He was right. The guy from my university art class who said my final term project would end up in a box, forgotten.
He wanted to buy it from me, was persistent about it, but I kept turning him down. I had spent countless days and nights working in the studio, I wasn’t ready to let it go.
But he was right. I completed my fine arts degree and moved on to the education program, graduating in 2003, the year I also got married and was hired to teach second grade at a nearby school. Life continued while my art project sat in a box, stored in the basement at my parent’s house, collecting dust.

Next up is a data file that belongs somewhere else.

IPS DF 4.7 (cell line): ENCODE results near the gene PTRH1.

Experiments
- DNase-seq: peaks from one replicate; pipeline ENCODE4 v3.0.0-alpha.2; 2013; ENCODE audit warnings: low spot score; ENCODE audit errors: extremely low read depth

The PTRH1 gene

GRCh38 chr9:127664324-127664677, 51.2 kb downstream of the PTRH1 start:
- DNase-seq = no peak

Fifteen years later, it’s still sitting in a box.
How did that happen?
Fifteen years ago I told him,
No, you’re wrong.
But he already knew something I didn’t. Part of creating is letting go. My work was done. I had poured myself into that piece, but it was done and I needed to let it go.
It was never my job to decide the role my art would have in the world, it was only my job to create and let go.
But instead it sits, collecting dust.